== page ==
The significant figures (also called significant digits or, informally, 'sig figs') of a number are those digits that carry meaning contributing to its precision. This includes all digits except: leading and trailing zeros which are merely placeholders to indicate the scale of the number. spurious digits introduced, for example, by calculations carried out to greater precision than that of the original data, or measurements reported to a greater precision than the equipment supports.
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Precision (computer science)
In computer science, precision of a numerical quantity is a measure of the detail in which the quantity is expressed. This is usually measured in bits, but sometimes in decimal digits. It is related to precision in mathematics, which describes the number of digits that are used to express a value.
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Interval arithmetic
Interval arithmetic, interval mathematics, interval analysis, or interval computation, is a method developed by mathematicians since the 1950s and 1960s as an approach to putting bounds on rounding errors and measurement errors in mathematical computation and thus developing numerical methods that yield reliable results. Very simply put, it represents each value as a range of possibilities.
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Transcendental function
A transcendental function is a function that does not satisfy a polynomial equation whose coefficients are themselves polynomials, in contrast to an algebraic function, which does satisfy such an equation. In other words, a transcendental function is a function that "transcends" algebra in the sense that it cannot be expressed in terms of a finite sequence of the algebraic operations of addition, multiplication, and root extraction.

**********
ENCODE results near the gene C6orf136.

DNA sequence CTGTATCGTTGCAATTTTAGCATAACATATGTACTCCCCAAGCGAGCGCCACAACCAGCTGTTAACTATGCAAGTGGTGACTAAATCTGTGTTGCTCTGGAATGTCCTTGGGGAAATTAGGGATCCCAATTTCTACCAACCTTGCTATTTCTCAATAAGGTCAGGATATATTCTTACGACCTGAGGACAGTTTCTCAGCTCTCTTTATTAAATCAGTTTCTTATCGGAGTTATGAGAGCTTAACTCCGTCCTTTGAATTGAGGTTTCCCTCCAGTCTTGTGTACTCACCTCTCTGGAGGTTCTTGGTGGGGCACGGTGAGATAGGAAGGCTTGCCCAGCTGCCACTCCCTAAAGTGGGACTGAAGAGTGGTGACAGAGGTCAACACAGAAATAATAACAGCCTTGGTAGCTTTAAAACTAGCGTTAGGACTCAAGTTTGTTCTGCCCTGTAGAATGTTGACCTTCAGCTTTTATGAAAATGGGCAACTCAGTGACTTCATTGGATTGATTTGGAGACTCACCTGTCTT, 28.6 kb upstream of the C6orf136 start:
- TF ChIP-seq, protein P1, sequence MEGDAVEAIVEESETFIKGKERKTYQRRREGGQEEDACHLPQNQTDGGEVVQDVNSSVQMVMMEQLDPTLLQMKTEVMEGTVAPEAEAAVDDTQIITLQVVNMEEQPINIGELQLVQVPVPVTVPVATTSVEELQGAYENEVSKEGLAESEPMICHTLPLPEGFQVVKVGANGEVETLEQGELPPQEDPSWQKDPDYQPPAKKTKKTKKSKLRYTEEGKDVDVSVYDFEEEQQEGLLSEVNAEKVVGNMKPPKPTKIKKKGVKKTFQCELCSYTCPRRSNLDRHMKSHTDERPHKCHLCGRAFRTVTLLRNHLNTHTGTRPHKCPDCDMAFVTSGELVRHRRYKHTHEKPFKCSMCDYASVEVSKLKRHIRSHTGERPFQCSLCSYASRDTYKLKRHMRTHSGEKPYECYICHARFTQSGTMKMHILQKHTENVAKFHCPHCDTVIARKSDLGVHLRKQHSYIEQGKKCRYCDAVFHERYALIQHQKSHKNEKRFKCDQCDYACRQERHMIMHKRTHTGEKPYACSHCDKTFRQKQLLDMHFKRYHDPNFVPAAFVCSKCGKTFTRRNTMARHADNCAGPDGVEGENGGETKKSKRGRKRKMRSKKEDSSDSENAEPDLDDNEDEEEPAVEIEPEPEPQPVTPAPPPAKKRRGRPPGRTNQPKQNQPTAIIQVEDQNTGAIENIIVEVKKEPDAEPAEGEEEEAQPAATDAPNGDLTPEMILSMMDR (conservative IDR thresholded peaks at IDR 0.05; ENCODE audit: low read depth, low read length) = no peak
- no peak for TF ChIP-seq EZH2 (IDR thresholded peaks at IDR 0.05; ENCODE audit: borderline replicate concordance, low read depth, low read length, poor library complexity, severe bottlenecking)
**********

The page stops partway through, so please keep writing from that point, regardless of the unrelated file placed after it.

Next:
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Satisfiability Modulo Theories
In computer science and mathematical logic, the Satisfiability Modulo Theories (SMT) problem is a decision problem for logical formulas with respect to combinations of background theories expressed in classical first-order logic with equality. Examples of theories typically used in computer science are the theory of real numbers, the theory of integers, and the theories of various data structures such as lists, arrays, bit vectors and so on.
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Specification language
A specification language is a formal language used in computer science. Unlike most programming languages, which are directly executable formal languages used to implement a system, specification languages are used during systems analysis, requirements analysis and systems design. Specification languages are generally not directly executed. They describe the system at a much higher level than a programming language.
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